- Exhausted by working long hours for little reward, Chinese young adults are lowering expectations, reducing desires, and avoiding overwork
- The idea contradicts the mantra of President Xi Jinping and generational values
Ground down by the exhausting realities of modern city life, China’s youth are “lying flat”, the latest buzzword for those tapping out of a culture of endless work with little reward.
With growing inequality and rising costs of living moving traditional markers of success out of reach, some young people are choosing to do the bare minimum at work, dialling back the go-getting aspirations their parents once harboured.
“Tang ping” - or “lying flat” - has emerged as the latest internet-crafted principle to navigate the pains of finding a job among thousands of applicants, plodding through long days and then paying expensive rents in China’s overpopulated cities.
After a four-month search for work, Wang, 24, said “lying flat” clicked for him when he realised his college classmate had been given a leg-up into his family business.
“Sending resumes was like fishing for a needle in the ocean,” Wang, a lab technician, said.
“You’re beaten up by society and just want a more relaxed life ... ‘lying flat’ is not waiting to die. I still work, but just don’t overstretch.”
Competitive jobs, expensive flats, and crowded cities all contribute to feelings of detachment for Chinese millenials. Photo: AFP
The phrase ‘lying flat’ appears to have emerged from a now-deleted post on Chinese forum Tieba after an anonymous poster wrote “lying flat is my wise men’s movement”.
A debate on the meaning has attracted hundreds of millions of hits on Weibo, while the term has provoked admonishments from academics and state media.
For 24-year-old human resources worker Lin, “lying flat” has caught on because “young people can’t become ‘winners in life’ who buy cars, apartments, get married and have children”.
“So they choose to lower their goals and reduce their desires,” she added, giving only a surname.
Others praise the concept of reclaiming more attainable goals while stopping to smell the roses.
“Isn’t it wonderful if basic needs are met and people live in a more relaxed way?” said 47-year-old freelancer Lucy Lu.
The general mood of disenchantment is covered by the umbrella term “Sang culture”, which began as a self-deprecating subculture for youth expressing a sense of defeatism.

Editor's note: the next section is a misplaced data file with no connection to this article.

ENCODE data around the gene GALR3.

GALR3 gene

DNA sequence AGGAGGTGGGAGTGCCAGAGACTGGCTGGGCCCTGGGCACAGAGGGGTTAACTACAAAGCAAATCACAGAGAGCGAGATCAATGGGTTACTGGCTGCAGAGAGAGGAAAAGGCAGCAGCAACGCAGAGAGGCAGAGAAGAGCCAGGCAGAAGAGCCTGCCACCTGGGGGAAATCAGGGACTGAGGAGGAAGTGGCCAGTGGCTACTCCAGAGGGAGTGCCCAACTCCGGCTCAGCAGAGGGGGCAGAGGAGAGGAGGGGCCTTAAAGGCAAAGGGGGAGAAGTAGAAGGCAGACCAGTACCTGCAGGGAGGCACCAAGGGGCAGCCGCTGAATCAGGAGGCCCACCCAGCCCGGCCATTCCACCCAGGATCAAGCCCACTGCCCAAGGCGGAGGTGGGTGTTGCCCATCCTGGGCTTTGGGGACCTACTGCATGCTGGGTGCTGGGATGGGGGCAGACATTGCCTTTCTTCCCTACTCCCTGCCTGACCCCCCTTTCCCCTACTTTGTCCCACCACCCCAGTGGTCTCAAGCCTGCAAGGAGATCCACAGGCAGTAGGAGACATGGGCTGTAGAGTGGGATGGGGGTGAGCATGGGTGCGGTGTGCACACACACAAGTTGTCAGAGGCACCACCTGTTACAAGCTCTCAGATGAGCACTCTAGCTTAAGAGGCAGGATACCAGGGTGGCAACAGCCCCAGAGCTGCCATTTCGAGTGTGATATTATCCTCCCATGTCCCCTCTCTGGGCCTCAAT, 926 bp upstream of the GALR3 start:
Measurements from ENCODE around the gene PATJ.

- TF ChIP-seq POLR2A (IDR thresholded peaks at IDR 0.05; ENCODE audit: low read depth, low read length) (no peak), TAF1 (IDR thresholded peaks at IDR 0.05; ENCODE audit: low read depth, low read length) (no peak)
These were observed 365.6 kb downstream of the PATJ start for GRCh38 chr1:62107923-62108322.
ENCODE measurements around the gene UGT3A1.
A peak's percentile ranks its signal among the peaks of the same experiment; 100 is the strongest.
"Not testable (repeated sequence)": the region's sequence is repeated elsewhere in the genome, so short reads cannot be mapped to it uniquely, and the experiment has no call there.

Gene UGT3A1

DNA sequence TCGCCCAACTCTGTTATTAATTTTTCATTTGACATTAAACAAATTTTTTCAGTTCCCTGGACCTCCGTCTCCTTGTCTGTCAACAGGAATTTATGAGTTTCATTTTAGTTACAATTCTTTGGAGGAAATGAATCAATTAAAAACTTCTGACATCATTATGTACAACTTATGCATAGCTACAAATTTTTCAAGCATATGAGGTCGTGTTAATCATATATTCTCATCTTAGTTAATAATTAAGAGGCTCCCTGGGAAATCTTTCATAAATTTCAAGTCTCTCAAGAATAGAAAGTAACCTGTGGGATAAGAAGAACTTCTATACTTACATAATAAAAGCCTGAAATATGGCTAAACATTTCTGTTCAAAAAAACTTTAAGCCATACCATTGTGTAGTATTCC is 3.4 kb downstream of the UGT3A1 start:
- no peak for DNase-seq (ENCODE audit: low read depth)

It is has entered the mainstream, with millenials increasingly aware of a “glass ceiling obstructing their upward mobility”, according to K Cohen Tan, an academic at the University of Nottingham, Ningbo, China.
An early Sang icon was Pepe the Frog, called “sad frog” in China, whose memes conveyed their disillusionment - unlike its adoption as an alt-right symbol in the US.
An early icon of the burgeoning ranks of dispossessed youth was Pepe the Frog, also called "sad frog" in China, whose memes conveyed their disillusionment. Photo: AFP
By April, a new Sang culture anti-hero emerged from a boyband reality show.
Russian Vladislav Ivanov, 27, joined the show by accident and made it to the finals despite pleading with fans to vote him off.
Unable to leave without breaching his contract, he performed limply in contrast to the fame-getting format, telling fans: “Don’t love me, you’ll get no results.”
But his on-screen persona captured the widespread feeling of wage-slavedom - and brought fame and endorsements.
Tan believes the disillusionment sweeping across urban youth ultimately ties back to the age-old search for value in life.
Audiences found the laid-back charm of a reluctant, bored and even sometimes angry Vladislav Ivanov a welcome departure from the cookie-cutter youth idols swamping showbiz nowadays. CREDIT: Tencent Video
‘Lying flat’ seemingly runs counter to the mantra of President Xi Jinping; “roll up your sleeves and work hard”.
The idea of defeatism also clashes with generational values in a country whose elders have experienced extremes of poverty, hunger and violence, and have often clawed their way up the social ladder.
The ‘lying flat’ concept is “an extremely irresponsible attitude that not only disappoints one’s parents, but also hundreds and millions of taxpayers,” said Tsinghua University professor Li Fengliang, arguing that people can still achieve social mobility through competition.
State-run news agency Xinhua even took a swing at “tang ping” culture, publishing a video of a scientist’s 12-hour workday, accompanied by the now-removed hashtag “the 86-year-old scientist who rejects lying flat”.